Category Archives: capitalism

Neo-liberalism, bête noire of French intellectuals

Dalrymple writes that there are no doubt many things to be said against the economic policies that have been followed (with variations) by all Western countries in the last few decades, for example,

their propensity to produce bubbles with seemingly accelerating frequency — the result of the desire to reconcile spending more than we earn with keeping visible inflation down.

It requires

the issuing of money and debt on the one hand and the outsourcing of production on the other, ordinary goods remaining cheap while asset values increase out of all proportion to their returns.

Dalrymple points out that

one of the greatest spenders of more than it earns is the State for — among other things — the maintenance of the Welfare State.

There is a liberal aspect of this policy, it is true, namely the free movement of capital, but

in its aspect of the public provision of services such as healthcare, pensions, education, etc., it would be as accurate to call it neo-socialist as to call it neo-liberal.

Perhaps the best term, he says, is

neo-corporatist, in so far as it is large corporations and government bureaucracies that most benefit from the policy, a tendency that the shutdown of small businesses during the epidemic can only reinforce.

 

Speaking power to truth

Political correctness is not a neurodegenerative disease, the doctor explains,

but it might as well be, so devastating is its effect on intellection. It appears to be infective, spreading from brain to brain. It is more like a form of chronic mass hysteria.

A little like our economic system, it must be forever expanding to survive.

The capitalist system, Dalrymple reminds us, must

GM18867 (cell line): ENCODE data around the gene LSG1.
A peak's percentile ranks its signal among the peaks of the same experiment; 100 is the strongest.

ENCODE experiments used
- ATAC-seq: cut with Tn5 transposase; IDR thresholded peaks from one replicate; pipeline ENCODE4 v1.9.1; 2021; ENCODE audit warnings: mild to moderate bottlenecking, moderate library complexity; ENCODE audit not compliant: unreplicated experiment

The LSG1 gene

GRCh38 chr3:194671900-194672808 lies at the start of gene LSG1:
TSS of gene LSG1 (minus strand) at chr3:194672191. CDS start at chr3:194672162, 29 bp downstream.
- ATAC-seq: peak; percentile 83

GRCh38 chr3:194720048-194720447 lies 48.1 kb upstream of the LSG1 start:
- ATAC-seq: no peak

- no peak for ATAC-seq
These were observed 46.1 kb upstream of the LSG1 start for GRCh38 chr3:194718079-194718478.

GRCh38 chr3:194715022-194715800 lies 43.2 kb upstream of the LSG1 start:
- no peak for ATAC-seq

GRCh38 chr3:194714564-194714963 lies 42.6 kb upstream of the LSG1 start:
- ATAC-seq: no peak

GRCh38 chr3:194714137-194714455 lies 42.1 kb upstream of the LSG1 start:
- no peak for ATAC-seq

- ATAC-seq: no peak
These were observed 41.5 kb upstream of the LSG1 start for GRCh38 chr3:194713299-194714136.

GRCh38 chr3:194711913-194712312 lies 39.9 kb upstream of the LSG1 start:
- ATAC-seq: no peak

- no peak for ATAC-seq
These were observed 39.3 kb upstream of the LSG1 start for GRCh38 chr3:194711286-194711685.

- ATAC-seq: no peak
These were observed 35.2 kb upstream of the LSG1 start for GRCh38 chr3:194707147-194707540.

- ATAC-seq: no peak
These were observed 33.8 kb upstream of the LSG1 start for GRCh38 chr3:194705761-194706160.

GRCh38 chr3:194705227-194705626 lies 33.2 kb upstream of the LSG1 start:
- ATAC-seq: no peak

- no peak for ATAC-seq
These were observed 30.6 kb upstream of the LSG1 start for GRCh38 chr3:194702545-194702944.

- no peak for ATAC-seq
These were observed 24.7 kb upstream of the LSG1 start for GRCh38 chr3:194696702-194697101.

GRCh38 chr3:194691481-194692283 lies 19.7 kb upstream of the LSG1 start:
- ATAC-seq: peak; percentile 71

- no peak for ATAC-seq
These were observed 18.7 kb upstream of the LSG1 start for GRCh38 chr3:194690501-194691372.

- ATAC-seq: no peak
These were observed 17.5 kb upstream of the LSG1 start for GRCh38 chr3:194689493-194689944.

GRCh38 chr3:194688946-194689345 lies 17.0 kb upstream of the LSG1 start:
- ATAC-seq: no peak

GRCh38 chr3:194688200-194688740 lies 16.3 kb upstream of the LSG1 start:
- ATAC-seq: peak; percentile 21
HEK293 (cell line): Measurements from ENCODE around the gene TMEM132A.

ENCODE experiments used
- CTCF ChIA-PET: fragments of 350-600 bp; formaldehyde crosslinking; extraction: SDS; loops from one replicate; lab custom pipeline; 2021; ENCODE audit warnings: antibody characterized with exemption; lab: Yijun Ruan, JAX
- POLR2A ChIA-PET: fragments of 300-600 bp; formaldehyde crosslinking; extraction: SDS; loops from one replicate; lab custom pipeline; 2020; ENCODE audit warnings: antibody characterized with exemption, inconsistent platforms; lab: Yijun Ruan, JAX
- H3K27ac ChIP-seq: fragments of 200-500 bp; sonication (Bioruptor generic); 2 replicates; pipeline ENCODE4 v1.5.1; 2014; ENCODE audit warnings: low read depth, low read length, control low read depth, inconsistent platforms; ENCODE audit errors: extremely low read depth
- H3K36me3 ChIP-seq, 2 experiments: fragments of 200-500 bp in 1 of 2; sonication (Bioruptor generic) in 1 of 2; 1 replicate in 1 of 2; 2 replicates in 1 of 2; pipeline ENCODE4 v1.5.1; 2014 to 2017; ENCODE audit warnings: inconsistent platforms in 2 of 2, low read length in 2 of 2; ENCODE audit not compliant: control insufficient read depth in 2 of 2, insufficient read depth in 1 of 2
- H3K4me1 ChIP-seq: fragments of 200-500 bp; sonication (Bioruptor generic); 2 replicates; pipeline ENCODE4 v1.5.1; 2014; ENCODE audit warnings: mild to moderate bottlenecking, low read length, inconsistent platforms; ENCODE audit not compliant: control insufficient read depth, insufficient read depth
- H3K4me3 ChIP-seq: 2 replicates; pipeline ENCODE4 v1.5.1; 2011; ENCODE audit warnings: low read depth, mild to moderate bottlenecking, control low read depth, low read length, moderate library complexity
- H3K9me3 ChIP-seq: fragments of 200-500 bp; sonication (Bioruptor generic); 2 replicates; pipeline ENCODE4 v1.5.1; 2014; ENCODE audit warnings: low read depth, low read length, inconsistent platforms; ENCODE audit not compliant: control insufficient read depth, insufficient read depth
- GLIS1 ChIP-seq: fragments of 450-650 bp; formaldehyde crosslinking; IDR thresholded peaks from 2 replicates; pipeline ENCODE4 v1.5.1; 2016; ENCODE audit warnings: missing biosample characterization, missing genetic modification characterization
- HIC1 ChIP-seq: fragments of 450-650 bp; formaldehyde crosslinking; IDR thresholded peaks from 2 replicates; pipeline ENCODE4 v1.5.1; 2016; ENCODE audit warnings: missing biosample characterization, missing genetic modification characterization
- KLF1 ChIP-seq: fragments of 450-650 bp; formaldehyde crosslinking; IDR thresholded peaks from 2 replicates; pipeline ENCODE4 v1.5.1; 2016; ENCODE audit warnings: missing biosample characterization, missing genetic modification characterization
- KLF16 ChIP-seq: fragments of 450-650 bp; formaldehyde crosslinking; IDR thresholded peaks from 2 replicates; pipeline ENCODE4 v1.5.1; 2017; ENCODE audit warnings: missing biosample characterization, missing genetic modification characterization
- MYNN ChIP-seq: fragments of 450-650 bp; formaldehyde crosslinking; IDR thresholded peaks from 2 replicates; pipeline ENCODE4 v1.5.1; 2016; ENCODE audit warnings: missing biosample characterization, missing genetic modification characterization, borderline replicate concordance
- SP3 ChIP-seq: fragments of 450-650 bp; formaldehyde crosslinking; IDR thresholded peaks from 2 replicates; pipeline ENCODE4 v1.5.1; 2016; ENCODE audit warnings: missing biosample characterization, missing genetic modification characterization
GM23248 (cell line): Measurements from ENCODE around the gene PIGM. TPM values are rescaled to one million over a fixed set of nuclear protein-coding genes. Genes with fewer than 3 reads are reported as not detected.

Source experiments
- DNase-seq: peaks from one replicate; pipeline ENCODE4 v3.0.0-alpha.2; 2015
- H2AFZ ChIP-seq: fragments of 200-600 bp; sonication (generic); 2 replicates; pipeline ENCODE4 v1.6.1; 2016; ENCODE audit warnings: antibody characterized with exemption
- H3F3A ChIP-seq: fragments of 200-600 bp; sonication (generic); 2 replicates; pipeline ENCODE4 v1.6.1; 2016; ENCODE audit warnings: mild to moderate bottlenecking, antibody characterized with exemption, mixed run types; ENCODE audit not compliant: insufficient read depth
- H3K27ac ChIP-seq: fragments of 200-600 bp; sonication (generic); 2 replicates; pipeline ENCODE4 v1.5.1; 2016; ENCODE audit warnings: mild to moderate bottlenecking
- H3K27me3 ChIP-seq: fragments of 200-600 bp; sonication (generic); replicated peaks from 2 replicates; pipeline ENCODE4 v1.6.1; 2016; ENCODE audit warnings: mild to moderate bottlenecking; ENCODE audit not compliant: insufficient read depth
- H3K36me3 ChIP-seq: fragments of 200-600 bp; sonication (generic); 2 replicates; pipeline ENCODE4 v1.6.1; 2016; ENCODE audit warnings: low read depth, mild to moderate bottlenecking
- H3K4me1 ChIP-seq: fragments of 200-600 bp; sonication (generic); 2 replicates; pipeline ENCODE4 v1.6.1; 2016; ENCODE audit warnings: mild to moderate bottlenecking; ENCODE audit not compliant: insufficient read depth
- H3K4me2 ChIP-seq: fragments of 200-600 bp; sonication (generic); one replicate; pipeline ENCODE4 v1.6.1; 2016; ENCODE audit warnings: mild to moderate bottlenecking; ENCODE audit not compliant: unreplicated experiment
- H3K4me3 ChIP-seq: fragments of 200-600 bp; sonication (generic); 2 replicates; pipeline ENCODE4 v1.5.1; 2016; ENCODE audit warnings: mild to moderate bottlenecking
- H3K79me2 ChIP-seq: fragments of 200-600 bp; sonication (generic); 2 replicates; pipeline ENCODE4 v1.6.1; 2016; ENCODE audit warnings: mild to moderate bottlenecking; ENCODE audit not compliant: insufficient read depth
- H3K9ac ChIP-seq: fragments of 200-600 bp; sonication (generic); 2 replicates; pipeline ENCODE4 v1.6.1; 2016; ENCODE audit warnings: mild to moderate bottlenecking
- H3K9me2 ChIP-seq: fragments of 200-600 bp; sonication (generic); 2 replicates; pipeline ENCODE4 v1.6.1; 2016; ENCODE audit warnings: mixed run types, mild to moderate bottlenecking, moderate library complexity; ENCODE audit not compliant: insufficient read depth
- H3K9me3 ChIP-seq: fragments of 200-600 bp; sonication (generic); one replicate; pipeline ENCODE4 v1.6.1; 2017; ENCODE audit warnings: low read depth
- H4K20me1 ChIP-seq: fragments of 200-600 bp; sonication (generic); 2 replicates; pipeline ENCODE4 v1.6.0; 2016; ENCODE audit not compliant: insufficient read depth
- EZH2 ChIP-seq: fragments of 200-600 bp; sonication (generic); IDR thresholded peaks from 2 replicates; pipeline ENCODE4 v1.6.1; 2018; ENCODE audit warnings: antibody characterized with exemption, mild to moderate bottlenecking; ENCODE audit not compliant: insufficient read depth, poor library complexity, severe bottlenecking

stimulate new desires in consumers and make those desires as quickly as possible seem like needs, without the satisfaction of which life is rendered impossible.

Similarly, political correctness,

to extend its soft-totalitarian hold over the population, must discover new injustices to set right — by a mixture of censorship, language reform, and legal privileges for minorities. The meaning of life for the politically correct is political agitation.

Dalrymple points out that the greater the violation of common sense, the better.

It is like communist propaganda of old: the greater the disparity between the claims of that propaganda and the everyday experience of those at whom it is directed, the greater the humiliation suffered by the latter — especially when they were obliged to repeat it, thus destroying their ability to resist, even in the secret corners of their heart.

That is why the politically correct

insist that everyone use their language: unlike what the Press is supposed to do, the politically correct speak power to truth.

All that is necessary for humbug to triumph is for honest men to say nothing

The politically correct, Dalrymple notes,

never seem to become bored with their thoughts. This leads to a dilemma for those who oppose political correctness, for to be constantly arguing against bores is to become a bore oneself. On the other hand, not to argue against them is to let them win by default. To argue against rubbish is to immerse oneself in rubbish; not to argue against rubbish is to allow it to triumph.

How to run a business

Screen Shot 2014-03-25 at 19.26.09Dalrymple recalls this scene, of some time past, at his local fishmonger’s:

An old lady, a pensioner, wanted a piece of fish for her dinner. He wrapped it, gave it her, and told her the price. She handed over her purse to him and he, seeing that she had little money, deliberately took far less than the price he had named. “Thank you, madam,” he said on handing back the purse, exactly as if she had been his most valued customer. It was all done with the greatest delicacy, and obviously with a generous heart. His business was a successful one, and its success was a precondition of his being able to act on his generous impulse.